Keep Yourself and Your Family Safe: Get the Mask Facts

Wearing a face mask may smudge your lipstick or fog up your glasses, but it’s a very important part of slowing down the spread of the COVID-19 virus.

The Centers for Disease Control and Prevention recommends mask-wearing because COVID-19 is spread from person to person by respiratory droplets that are generated when we cough, sneeze, sing, talk, or even just breathe. Wearing a face mask has two beneficial effects – it reduces the amount of virus-laden droplets the wearer emits and it protects the wearer from any droplets being emitted by others.

It’s important to wear a face mask even if you don’t have any symptoms. Recent research drawing on data from eight separate COVID-19 studies found that 59 percent of people with COVID-19 were infected by someone not showing symptoms. (Harvard study)

Wearing a face mask is an effective, easy, and safe way to help stop the spread of COVID-19. Numerous studies have proved the safety of wearing a face mask: Healthy adults, older adults and adults with chronic obstructive pulmonary disease (COPD) reported no to minimal changes in oxygen or carbon dioxide while wearing a mask. (CDC site)

The safety and effectiveness of children wearing masks has been studied, as well. Numerous studies involving children ages 3 and up found no adverse heart rate or blood oxygen level effects in kids wearing a cloth mask. (CDC site)

Children under the age of 2, as well as anyone who is unconscious or unable to remove a face covering on their own should not wear a mask due to the risk of suffocation. (Healthy Children link)

Despite the research, some myths about wearing masks are still in circulation. As we said above, wearing a mask might fog your glasses or smear your lipstick, but wearing a mask:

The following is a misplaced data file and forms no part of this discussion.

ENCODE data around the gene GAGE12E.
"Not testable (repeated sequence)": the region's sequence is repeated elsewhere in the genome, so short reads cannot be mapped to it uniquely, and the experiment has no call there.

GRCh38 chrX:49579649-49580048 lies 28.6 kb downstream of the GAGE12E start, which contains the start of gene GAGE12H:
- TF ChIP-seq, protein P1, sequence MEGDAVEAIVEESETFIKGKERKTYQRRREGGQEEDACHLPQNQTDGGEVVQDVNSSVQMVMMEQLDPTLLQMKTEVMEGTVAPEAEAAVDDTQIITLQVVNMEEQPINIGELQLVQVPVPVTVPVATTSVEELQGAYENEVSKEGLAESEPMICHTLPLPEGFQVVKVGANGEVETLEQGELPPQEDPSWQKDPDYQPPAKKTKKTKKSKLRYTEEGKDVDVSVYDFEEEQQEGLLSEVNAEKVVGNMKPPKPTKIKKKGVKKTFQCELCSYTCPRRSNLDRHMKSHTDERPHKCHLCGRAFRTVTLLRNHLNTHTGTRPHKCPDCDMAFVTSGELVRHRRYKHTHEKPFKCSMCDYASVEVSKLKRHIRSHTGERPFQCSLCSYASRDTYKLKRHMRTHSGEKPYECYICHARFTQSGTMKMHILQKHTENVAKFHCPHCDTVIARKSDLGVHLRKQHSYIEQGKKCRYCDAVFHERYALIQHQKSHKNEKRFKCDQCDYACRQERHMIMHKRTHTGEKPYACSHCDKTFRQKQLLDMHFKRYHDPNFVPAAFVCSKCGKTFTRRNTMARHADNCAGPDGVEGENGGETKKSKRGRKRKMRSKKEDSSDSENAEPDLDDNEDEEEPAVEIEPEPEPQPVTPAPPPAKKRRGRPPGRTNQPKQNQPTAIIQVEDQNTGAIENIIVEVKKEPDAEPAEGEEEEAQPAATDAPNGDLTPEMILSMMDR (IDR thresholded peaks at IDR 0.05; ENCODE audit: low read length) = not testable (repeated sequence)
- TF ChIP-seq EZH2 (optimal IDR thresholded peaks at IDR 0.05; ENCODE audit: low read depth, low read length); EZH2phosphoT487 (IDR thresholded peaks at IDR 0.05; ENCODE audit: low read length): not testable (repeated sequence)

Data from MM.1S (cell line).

• Won’t cause too much carbon dioxide in the blood, a condition called hypercapnia, that some people mistakenly believe arises from breathing in more of your exhaled breath than you would without a mask. Carbon dioxide molecules are small enough to pass through cloth or surgical mask material. (The virus that causes COVID-19 is much larger than oxygen or carbon dioxide molecules.) (CDC CO2)
  • Will not weaken your immune system. “Wearing a mask won’t prevent your body from building immunity to colds or viruses,” said FHN Family Medicine physician Kathleen Ehlbeck, DO. “It doesn’t weaken your immune system at all, and your body will continue to work as it’s meant to.”
  • Does not make you more susceptible to common germs like colds and RSV (respiratory syncytial virus). “Wearing a mask actually can help your body fight off germs, because it traps the moisture that escapes when you exhale,” Dr. Ehlbeck said. “That raises the level of moisture (humidity) in your airways, which helps them fight off dust, pollutants, and viruses.”

“Wearing a mask can be uncomfortable, but wearing a mask while you are in close contact with people who aren’t part of your family group isn’t going to harm you or your children,” Dr. Ehlbeck said. “Please wear your mask to protect yourself and others, and to help us stop the spread of COVID-19.”

Dr. Ehlbeck shared these tips to make sure you are wearing your mask correctly:

  • Wear your mask over both your mouth and nose
  • Wear a clean mask
  • Don’t touch the front part of your mask. “Consider the outside of your mask contaminated,” Dr. Ehlbeck said. “If you touch it, wash or sanitize your hands.”

“It’s best to try not to touch your face at all, since that is an easy way to get sick,” Dr. Ehlbeck said. “Touching contaminated surfaces and then touching your eyes, nose or mouth gives those germs a ride straight into your body, so be mindful of your hands!”